The occurrence of the leap date, which is Feb. 29, will make the Gregorian calendar this 2016 have a total of 366 days instead of the usual 365 days. Listed below are five things to remember about having a leap year this 2016:

1. Leap year happens every four years. In a leap year, there is an extra date on the calendar for the month of February and it is called a leap day.

2. It is called a leap year due to the addition of the leap day, February 29, to allow the calendar to catch up to the solar year, which is the period that it takes for Earth to complete its orbit around the sun once. According to The Weather Network, Earth’s length of time to revolve once on its axis does not match up with how long it takes for the planet to travel around the Sun so there is an extra day which is only 23 hours, 56 minutes and 4 seconds long.

The problem about the accumulated extra day will affect the calendar because it will slowly become out of sync with the seasons by approximately a month every 125 years. With that, the extra has been used up as an additional day called the leap day and added on the shortest month of the year once every four years.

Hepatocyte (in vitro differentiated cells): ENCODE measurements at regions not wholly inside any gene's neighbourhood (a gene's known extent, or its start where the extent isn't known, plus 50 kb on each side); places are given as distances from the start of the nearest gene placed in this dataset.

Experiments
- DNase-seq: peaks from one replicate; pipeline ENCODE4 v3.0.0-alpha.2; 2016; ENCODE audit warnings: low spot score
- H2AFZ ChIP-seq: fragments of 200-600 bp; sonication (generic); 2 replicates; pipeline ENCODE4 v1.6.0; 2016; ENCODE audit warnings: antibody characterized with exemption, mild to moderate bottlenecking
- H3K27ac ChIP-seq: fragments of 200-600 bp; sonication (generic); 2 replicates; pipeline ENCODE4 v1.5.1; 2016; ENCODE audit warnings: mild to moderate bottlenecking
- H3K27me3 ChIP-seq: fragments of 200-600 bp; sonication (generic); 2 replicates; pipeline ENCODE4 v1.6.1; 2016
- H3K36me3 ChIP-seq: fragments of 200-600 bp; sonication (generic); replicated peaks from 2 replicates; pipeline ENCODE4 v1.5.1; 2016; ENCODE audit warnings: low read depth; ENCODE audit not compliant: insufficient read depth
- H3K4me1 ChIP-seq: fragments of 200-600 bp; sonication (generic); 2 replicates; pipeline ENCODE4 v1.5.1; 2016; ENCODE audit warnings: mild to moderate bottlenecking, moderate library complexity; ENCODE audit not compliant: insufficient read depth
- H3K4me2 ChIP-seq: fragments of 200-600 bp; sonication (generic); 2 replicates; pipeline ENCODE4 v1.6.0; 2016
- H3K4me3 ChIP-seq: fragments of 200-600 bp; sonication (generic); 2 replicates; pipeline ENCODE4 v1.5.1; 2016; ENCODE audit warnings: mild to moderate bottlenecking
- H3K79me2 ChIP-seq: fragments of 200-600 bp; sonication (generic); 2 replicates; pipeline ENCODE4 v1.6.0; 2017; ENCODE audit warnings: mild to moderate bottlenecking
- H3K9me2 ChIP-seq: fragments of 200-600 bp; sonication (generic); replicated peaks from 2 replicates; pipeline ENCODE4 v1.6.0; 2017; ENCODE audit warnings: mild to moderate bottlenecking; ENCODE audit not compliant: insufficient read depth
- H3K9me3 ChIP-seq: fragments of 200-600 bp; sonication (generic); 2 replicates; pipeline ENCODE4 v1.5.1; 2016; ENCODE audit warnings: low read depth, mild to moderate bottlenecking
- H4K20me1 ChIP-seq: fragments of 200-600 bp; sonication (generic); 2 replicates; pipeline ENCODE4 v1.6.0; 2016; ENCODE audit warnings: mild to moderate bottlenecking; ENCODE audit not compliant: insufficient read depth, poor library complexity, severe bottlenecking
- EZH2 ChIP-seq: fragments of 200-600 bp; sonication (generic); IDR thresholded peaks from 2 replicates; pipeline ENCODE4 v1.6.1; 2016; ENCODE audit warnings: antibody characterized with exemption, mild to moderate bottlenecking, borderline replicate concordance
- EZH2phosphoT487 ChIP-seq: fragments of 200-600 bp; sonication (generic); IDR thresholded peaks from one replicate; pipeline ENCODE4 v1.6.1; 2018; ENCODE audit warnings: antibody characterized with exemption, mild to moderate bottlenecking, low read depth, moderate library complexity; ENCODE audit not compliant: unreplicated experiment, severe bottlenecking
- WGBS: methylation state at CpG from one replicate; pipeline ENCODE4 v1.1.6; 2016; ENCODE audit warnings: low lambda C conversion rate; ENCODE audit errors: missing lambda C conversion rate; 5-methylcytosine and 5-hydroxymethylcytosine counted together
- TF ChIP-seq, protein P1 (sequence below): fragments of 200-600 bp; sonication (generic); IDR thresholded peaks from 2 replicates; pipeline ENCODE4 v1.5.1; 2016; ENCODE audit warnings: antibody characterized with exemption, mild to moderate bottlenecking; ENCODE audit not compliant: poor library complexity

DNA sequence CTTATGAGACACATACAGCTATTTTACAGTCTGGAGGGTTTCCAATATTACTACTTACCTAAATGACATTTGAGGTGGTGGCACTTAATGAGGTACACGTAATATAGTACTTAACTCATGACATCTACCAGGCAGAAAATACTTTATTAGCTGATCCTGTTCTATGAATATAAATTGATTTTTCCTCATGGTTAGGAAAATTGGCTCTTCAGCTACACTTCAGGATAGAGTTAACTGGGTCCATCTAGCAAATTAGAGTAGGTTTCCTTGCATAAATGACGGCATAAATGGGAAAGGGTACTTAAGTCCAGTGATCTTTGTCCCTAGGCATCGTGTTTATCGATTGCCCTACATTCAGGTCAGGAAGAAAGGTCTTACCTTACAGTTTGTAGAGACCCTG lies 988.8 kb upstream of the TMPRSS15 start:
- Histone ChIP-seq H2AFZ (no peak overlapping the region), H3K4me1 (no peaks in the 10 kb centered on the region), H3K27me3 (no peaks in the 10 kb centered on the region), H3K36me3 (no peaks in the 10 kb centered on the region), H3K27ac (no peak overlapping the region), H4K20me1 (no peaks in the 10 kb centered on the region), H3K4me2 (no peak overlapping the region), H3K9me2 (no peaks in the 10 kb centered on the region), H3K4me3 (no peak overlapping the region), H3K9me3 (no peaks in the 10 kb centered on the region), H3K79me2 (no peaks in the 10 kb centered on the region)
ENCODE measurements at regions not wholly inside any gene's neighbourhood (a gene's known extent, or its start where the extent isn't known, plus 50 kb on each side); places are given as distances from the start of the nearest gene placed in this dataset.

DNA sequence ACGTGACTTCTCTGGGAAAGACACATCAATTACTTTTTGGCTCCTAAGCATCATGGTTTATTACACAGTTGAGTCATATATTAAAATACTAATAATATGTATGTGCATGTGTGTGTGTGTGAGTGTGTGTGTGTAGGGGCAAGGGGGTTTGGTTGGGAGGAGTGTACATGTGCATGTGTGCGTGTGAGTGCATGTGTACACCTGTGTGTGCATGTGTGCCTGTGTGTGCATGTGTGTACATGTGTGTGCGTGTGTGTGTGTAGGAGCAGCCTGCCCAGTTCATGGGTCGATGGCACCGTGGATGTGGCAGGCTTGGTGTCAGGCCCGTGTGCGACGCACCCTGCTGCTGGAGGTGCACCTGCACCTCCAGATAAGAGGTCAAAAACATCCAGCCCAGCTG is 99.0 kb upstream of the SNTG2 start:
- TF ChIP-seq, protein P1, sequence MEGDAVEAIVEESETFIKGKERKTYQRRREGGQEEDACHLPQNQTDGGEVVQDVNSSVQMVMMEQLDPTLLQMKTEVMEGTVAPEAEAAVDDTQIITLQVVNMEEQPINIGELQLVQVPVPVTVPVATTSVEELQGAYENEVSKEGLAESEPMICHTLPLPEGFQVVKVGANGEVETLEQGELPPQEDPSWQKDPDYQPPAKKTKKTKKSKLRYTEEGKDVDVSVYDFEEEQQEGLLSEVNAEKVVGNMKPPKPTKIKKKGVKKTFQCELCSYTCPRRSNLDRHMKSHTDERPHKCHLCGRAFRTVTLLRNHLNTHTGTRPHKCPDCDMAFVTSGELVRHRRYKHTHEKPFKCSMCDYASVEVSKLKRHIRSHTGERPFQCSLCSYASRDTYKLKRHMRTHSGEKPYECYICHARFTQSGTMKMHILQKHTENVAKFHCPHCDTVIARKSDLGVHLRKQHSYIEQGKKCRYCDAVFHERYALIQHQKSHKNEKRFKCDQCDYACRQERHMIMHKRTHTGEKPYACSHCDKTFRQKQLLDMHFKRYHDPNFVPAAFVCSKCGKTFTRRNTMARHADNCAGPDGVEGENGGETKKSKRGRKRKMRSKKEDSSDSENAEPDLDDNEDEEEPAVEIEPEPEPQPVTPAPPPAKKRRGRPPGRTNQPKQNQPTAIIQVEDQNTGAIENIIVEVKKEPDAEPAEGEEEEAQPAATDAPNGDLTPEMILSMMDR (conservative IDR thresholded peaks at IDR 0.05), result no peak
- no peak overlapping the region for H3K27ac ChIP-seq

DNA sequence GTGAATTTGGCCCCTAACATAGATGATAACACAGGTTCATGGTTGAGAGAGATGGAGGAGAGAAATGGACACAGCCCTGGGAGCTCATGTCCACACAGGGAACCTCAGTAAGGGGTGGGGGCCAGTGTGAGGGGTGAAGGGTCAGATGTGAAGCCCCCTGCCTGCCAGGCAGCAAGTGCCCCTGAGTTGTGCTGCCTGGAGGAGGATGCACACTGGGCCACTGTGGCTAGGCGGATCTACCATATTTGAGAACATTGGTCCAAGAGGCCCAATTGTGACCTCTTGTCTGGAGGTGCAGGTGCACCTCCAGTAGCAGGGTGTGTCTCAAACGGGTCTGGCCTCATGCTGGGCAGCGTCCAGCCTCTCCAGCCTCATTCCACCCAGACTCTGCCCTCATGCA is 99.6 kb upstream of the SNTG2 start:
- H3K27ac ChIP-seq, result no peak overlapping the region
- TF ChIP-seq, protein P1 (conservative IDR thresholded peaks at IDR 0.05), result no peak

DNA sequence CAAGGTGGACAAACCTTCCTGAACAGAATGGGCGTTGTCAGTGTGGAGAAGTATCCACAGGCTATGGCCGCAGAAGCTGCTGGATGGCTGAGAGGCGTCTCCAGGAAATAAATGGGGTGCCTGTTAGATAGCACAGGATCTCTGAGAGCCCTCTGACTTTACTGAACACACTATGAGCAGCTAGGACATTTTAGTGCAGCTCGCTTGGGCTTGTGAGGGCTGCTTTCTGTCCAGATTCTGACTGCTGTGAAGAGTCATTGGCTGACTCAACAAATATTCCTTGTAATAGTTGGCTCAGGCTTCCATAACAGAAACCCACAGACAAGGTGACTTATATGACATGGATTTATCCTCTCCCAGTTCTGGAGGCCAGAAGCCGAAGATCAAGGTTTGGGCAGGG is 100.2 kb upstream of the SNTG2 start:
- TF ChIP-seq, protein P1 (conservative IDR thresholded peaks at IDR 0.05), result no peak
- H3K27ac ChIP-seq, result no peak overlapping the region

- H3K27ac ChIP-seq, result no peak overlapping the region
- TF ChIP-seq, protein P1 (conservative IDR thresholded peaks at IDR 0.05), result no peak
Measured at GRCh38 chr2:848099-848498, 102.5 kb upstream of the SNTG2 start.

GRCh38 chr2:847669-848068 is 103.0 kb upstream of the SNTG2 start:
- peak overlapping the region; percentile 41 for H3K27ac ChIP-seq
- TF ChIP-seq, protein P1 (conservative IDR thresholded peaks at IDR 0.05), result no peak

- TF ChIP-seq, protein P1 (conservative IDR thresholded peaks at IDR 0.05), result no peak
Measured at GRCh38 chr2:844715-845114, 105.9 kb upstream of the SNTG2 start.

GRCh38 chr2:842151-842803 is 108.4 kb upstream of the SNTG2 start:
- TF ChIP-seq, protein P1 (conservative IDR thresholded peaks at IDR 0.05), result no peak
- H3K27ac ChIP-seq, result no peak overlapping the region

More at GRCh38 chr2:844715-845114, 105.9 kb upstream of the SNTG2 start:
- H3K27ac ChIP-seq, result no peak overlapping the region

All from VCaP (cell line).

3. A person born on Feb. 29 is called a “leapling,” a “leaper” or a “leap-year baby.” According to Examiner, the probability of a baby being born on a leap day is approximately 1 in 1,500.

There are about 4 million people in the world who were born on a leap day. Those who were born on Feb. 29 can have a birthday celebration either on Feb. 28 or March 1.

4. A woman can propose on a leap day. According to Mirror, some people believe that the leap year tradition of women proposing on Feb. 29 originated in the fifth-century in Ireland while the others claim that the tradition initiated in Scotland with Queen Margaret’s decree back in 1288.

5. A leap year is considered bad luck. Mirror noted down that one in five engaged couples from Greece do not want to get married in a leap year because they believe it is a jinx.

In Russia, it is assumed that there will be more freak weather disturbances and a higher risk of death during a leap year. Meanwhile, farmers in Scotland believe that a leap year is not good for crops or livestock.